Support for 8 PWM stepper drivers (for MCU controlled dead time)

Hi,
I’m currently in the process of designing a custom driver board for stepper motors since I found most of them quite unsatisfactory (apparently I’m not the only one) . Almost all boards geared towards stepper motors seem to lack current sense and most of the cheap boards have L298N or other mediocre drivers.

Initially I planned to use DGD0506A gate drivers, which have IN/EN inputs and static dead time programmed with a resistor. However, I then figured I might want to change dead time in software based on real world rise/fall time measurements on the PCB. Therefore I changed over to the very similar DGD05473 gate driver that features HIN/LIN/EN inputs, allowing full control over the high and low side MOSFET. In total, this results in 8 PWM inputs: 2 inputs per gate driver, 2 gate drivers per phase, 2 phases.

If I understand correctly SimpleFOC only supports 4 PWM Stepper Drivers at the moment. My question is whether there is any technical reason making 8 PWM impossible, or this is simply due to the lack of available 8 PWM boards and/or limited interest in 8 PWM (aka “nobody looked at this yet”). I can probably handle the required software modifications, but I want to avoid designing and ordering a board which I can’t control using hardware PWM.

At the moment I’m planning to connect the driver board to a STM32G431 MCU, which has 4 complementary outputs on the advanced motor control timers, so it should support hardware timer-based 8 PWM at least on the hardware timer side. At least if I understood the datasheet correctly - to be honest I’m always scratching my head while reading timer section in the reference manual.

I’m looking forward to your thoughts on this!

Tobias

Hello @Tobias

Welcome to the forum.

You are correct.

You are partially correct. This driver also has internal dead-time limitation, it’s just DI are very poor at documenting the feature. The built-in dead time is not given in the data sheet. I know this because I’ve used this driver extensively in my PCB designs. Which means there is a minimum dead time limit you cannot go under. However, you can go over (increase the dead time) by controlling the high and low timing using the STM32 PWM complementary timers’ dead time control.

You need to ask @Antun_Skuric, who is the principal developer of the library. My guess is that no-one had the need and it’s so much work that it’s not worth the effort. You could approach him directly to develop it for you, perhaps.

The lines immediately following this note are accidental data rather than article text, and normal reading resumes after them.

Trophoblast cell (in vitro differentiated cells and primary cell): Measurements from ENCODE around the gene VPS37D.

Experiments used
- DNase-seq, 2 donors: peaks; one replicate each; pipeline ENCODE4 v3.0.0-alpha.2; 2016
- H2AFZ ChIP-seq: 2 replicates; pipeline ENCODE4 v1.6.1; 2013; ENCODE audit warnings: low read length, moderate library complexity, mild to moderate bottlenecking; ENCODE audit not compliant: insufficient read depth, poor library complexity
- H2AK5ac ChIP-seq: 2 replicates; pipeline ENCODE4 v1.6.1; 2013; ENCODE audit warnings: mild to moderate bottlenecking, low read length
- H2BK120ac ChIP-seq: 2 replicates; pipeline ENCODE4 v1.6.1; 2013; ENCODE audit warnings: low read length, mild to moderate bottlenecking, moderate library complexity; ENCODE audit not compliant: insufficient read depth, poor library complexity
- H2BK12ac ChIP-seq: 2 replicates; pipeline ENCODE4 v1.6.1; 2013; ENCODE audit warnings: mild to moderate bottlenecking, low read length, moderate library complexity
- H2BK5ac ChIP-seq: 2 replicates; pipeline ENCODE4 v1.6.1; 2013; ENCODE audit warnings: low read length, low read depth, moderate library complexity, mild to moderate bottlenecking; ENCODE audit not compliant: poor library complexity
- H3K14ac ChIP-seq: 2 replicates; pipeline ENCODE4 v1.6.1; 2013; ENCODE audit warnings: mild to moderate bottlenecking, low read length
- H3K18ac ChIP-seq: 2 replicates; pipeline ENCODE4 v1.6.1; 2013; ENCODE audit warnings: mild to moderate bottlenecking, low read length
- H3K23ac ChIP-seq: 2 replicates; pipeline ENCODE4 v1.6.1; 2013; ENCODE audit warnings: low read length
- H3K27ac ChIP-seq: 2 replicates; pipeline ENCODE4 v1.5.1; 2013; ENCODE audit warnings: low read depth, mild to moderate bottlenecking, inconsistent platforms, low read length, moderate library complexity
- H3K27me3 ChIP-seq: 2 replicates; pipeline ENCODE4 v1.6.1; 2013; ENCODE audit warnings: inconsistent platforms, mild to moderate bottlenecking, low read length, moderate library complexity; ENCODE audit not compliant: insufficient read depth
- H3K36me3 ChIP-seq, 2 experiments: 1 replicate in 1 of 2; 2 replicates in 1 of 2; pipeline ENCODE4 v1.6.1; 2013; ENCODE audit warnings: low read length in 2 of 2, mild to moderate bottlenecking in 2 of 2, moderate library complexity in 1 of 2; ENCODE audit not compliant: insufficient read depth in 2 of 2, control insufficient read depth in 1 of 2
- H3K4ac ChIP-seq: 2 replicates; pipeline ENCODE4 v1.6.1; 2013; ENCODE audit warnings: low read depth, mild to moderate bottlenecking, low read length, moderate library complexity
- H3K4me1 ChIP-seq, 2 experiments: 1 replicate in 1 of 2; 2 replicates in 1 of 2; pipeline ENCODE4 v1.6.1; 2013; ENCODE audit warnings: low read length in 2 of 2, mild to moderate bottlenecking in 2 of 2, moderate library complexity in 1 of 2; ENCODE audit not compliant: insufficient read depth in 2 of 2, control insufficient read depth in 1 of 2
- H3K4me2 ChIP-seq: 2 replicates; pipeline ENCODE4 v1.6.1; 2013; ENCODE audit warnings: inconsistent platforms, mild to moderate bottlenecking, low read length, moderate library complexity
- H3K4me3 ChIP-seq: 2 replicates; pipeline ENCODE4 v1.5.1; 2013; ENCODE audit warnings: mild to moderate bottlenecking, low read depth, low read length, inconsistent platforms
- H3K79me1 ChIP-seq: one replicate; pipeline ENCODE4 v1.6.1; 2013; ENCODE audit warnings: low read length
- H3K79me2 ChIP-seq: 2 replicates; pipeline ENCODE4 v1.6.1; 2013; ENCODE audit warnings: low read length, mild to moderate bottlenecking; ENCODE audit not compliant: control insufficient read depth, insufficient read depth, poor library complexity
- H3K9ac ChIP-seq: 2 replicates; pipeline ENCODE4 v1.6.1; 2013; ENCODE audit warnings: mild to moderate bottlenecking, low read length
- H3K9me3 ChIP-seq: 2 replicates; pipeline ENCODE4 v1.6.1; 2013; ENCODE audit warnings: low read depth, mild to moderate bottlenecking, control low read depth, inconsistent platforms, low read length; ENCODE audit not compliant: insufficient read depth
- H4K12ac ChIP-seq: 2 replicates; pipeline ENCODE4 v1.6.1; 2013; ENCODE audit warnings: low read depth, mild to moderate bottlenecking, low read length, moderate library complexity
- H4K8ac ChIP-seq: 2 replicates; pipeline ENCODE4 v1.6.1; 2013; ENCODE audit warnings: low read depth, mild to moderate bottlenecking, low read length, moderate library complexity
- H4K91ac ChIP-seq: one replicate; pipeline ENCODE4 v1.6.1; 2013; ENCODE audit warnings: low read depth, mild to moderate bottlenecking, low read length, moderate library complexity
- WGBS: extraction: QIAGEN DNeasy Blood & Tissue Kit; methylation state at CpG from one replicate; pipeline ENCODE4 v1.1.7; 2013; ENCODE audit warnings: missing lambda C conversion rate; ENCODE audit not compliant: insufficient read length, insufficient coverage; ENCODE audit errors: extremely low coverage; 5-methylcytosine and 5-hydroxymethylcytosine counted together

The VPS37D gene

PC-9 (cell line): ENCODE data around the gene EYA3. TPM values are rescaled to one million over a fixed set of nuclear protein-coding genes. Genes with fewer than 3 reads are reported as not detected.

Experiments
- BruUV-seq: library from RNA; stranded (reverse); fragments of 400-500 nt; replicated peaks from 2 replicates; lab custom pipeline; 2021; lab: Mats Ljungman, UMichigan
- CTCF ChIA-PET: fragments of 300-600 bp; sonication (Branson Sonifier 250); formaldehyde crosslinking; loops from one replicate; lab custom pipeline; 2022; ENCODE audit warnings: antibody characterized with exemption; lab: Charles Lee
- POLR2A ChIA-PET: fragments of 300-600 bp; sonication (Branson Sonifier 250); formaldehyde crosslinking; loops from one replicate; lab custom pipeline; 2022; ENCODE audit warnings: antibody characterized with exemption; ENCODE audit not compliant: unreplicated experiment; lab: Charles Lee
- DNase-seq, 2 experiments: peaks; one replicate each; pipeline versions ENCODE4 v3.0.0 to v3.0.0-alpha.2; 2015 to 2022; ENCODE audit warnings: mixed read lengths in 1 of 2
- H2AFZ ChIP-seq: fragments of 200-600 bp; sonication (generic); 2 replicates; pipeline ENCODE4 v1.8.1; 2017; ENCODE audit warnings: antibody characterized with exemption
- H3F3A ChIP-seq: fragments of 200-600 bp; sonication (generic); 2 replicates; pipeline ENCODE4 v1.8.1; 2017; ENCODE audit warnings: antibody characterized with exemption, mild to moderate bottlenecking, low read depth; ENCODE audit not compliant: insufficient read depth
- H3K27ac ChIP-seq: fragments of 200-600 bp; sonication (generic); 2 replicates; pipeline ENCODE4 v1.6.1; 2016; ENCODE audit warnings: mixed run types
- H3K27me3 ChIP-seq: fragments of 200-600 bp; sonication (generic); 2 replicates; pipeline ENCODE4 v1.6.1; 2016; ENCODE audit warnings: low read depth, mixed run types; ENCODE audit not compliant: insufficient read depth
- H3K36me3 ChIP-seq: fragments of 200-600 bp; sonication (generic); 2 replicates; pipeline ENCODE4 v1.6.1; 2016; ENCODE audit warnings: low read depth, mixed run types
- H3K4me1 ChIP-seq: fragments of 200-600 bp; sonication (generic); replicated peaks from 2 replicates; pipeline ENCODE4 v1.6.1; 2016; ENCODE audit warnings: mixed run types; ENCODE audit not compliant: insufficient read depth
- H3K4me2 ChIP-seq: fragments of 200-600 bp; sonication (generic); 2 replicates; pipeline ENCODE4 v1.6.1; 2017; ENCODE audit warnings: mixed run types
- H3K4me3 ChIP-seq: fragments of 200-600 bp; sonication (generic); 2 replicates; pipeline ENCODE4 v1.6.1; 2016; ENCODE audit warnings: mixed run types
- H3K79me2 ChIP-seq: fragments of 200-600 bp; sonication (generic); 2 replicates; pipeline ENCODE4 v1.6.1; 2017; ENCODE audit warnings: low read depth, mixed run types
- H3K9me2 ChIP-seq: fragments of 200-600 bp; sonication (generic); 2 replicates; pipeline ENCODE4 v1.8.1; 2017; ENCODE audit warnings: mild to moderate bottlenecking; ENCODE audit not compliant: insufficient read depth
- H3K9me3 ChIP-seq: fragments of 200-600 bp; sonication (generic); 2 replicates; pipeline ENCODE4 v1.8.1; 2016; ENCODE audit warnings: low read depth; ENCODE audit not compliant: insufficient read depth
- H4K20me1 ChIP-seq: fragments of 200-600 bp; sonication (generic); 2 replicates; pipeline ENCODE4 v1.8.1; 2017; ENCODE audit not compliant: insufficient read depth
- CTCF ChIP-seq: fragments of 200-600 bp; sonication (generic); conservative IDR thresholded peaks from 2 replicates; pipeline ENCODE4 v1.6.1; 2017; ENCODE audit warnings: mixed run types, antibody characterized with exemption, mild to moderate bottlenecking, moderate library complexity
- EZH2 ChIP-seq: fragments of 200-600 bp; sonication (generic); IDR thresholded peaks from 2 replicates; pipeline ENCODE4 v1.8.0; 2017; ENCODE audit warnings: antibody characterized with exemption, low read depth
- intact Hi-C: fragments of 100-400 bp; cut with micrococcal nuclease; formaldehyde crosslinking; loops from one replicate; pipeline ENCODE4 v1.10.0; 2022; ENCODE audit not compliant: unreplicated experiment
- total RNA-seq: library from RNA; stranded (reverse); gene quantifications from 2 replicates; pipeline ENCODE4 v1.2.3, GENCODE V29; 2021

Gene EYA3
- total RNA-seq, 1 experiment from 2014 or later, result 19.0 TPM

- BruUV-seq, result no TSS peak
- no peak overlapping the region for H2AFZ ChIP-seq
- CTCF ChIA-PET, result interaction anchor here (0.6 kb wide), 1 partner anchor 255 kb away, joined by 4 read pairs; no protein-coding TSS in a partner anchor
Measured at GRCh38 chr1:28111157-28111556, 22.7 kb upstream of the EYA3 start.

You are correct. I have used STM32G431 extensively in my designs and the 8 PWM (4 + 4N) work fine. You will be able to use them in your design.

IMO you will gain almost nothing by doing that. As long as you do not induce cross-conduction, increasing the dead time will get you nothing, unless your MOSFETs are so bad that the raise-fall slew times are so poor that you need to really increase the dead time to prevent them from blowing up.

I hope I’m helping you.

Cheers,
Valentine

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Hi Valentine,
thanks for your comments, they were very helpful. I was mostly worried whether 8 PWM with DGD05473 gate drivers is viable at all, and it sounds like it is.

While I did some preliminary calculations regarding expected gate switching times, I’m not sure about how well they hold up in practice. I also added a gate resistor on the larger side in order to make sure that switching currents do not exceed the limits of the DGD05473. Therefore I’m a little worried about setting the dead time too short.
I’m not entirely sure what you’re proposing instead of adjusting the dead time based on real world performance - do you mean I should go for DGD0506A drivers and select a dead time on the low end (e.g. 10 kΩ for ~70 ns dead time)? I’m not too fond of the idea of adjusting the gate time by exchanging SMD resistors. Of course, if I get the dead time right on the first try that won’t be necessary.

For context, my current design is based around HSBB6254 MOSFETs (datasheet) and a 10 Ω gate resistor. Their rise/fall times are quite good, but I’m not sure how much slower they’ll get based on real world gate currents.

Overall, I suppose that if I know (or at least correctly guess) the required dead time, it might be easier to simply use DGD0506A drivers and 4 PWM.

Cheers
Tobias

It should be possible. It’s not totally clear to me why 8-PWM outputs are needed, but then again I don’t use stepper motors really.
I’m guessing some MCU types won’t support it. In particular, I think Arduino itself (ATMega328) only has 6-PWMs. So this becomes a feature supported on only some MCUs…
And as you say, no one has ever asked, although it does seem more people are using steppers with SimpleFOC these days then before.

The way the software works the 8-PWM mode has to be implemented for each HW architecture… so it is actually quite some effort, esp. if one includes testing all the MCU types…

I agree with Valentine that there are STM32 MCUs that will support it, assuming the desired behaviour is that there are 4 channels each with a in-phase and an out-of-phase output…

This is turning into a hardware design discussion, perhaps outside of this board. My short feedback, trying to fix perceived hardware problems with software is perhaps an idea you’d want to revisit. MOSFET gate control must be done in the hardware. There are extensive research and practical guidelines and examples on designing correctly a half-bridge, it has nothing to do with stepper motor design.